I suppose all lifetimes span massive changes, if you’re lucky enough to be around for any length of time.
Some periods bewilder the inhabitants more than others, though which generation has lived through the most dramatic is anyone’s guess.
Imagine being born in the Victorian age and seeing men walk on the moon before you shuffled off. From Penny Farthings to Apollo 11. Now that’s change. That is as big as it gets.
But back in earth’s orbit, smaller human achievements have probably had a bigger impact.
You know: bathrooms, phones, fridges. All that stuff.
I can span a few changes myself and have prepared my tales for the grandchildren. I’ll be telling them, as they wallow in deep, warm water, how I used to go to Armley Baths with my Ma where we would pay sixpence for shared use of a bath, with soap; how in the absence of a phone we would give out the number of Sandra next door, and she would shout us over the fence when there was an incoming call.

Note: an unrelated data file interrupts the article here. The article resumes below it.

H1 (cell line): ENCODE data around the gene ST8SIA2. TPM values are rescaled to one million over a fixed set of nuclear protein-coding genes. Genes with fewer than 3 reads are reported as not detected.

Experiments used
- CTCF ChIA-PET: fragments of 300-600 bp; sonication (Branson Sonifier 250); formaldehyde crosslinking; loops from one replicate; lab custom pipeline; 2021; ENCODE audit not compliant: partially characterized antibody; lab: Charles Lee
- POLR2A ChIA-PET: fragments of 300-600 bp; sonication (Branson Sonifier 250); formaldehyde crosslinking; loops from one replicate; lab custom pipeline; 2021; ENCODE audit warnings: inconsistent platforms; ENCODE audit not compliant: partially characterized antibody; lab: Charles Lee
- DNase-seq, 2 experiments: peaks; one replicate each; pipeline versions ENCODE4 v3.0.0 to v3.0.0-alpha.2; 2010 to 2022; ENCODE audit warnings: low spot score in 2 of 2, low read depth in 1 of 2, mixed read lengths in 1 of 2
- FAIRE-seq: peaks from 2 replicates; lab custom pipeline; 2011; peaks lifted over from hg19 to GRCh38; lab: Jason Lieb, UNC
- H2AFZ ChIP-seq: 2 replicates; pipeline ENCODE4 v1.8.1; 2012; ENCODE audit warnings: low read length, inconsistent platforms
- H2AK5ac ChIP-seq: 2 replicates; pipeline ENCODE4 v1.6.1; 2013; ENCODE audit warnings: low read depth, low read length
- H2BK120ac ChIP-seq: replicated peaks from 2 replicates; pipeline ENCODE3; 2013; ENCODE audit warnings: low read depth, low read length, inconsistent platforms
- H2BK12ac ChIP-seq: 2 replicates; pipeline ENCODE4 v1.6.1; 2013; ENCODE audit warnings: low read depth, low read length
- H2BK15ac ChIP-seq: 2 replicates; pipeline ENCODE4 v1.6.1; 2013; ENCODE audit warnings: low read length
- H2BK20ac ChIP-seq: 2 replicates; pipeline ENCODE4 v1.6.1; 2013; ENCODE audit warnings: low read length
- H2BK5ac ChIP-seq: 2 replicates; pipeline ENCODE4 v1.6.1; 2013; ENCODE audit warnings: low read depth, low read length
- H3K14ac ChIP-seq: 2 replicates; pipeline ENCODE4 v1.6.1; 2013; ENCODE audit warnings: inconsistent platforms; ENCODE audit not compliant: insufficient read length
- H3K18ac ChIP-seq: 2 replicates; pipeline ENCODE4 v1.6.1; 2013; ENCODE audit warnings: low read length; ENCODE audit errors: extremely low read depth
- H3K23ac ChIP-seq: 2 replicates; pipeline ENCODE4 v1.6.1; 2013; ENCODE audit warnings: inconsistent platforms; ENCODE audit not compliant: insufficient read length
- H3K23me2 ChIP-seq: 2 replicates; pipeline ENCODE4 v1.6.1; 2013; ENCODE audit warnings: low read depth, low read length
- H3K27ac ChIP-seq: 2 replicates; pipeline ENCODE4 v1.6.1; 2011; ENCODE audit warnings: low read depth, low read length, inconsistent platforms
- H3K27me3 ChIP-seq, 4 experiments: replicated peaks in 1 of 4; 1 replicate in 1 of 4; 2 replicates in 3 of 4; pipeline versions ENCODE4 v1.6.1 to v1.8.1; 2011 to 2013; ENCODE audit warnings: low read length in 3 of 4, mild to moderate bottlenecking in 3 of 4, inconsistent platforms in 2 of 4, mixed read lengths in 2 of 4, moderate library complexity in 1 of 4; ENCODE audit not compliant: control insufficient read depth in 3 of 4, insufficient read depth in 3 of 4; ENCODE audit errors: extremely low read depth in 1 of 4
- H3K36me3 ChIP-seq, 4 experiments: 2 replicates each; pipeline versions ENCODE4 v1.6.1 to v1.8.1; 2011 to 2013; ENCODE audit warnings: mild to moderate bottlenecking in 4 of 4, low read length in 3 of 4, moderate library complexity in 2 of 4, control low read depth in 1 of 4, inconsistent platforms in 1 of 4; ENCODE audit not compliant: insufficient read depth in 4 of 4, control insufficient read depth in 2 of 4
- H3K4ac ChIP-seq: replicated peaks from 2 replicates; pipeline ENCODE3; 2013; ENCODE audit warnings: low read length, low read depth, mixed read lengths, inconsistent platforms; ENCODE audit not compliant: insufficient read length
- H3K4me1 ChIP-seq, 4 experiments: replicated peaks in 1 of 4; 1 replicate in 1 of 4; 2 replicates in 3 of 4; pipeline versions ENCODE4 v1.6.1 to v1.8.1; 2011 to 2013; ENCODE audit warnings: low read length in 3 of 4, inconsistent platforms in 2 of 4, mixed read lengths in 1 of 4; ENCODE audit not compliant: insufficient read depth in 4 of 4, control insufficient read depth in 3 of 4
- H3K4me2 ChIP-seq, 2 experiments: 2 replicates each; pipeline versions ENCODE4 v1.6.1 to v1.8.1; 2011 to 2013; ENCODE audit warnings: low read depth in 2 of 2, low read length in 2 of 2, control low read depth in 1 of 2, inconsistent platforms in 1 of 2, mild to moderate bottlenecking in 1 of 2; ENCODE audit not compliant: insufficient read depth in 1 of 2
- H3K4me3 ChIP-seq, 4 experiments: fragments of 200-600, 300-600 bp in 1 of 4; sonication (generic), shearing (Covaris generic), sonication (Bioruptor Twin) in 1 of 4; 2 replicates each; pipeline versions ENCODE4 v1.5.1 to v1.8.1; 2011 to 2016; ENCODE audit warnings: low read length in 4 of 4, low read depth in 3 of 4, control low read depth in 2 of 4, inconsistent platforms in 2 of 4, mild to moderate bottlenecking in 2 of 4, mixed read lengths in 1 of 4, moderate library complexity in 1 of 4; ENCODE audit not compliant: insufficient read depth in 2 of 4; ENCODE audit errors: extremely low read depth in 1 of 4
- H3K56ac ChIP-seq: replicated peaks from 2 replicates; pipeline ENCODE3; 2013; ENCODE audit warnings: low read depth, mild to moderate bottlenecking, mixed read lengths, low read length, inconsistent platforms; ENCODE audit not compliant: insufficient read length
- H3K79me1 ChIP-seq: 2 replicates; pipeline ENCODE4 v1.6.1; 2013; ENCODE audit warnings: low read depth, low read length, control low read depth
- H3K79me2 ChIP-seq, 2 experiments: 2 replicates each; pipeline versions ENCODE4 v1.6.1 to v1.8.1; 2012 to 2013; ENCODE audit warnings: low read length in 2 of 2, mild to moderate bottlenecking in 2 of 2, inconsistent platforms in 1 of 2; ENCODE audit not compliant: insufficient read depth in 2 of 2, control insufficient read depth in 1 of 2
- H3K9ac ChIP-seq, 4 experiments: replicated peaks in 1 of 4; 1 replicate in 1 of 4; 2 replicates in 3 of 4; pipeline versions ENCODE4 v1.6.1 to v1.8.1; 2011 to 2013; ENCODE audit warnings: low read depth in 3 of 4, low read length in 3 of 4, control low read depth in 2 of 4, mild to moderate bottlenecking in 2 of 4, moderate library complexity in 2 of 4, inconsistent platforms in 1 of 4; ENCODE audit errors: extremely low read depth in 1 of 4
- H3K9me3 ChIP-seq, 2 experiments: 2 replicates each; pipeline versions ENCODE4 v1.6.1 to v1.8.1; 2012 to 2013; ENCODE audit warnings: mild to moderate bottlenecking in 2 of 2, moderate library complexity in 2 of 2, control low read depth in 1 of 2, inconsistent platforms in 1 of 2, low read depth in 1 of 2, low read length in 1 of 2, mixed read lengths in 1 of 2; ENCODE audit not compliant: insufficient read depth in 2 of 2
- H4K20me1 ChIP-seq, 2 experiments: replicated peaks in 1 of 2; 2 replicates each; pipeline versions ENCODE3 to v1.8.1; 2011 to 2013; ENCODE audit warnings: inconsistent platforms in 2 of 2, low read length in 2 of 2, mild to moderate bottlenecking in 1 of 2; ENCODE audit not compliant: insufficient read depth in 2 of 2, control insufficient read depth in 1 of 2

Sounds ridiculous now, doesn’t it? How life has improved, I say. Don’t come to me with your tales of the joys of the old days. All twaddle.
Everything is lighter, brighter and better now.
Except maybe photographs. I’ve been thinking about them just lately because, as the family archivist and the official keeper of the four family tea sets, it falls to me to keep up the tradition of photograph albums.
Just to be clear, no one ever asks me to do it. They give every impression of not giving a fig whether I create albums or not.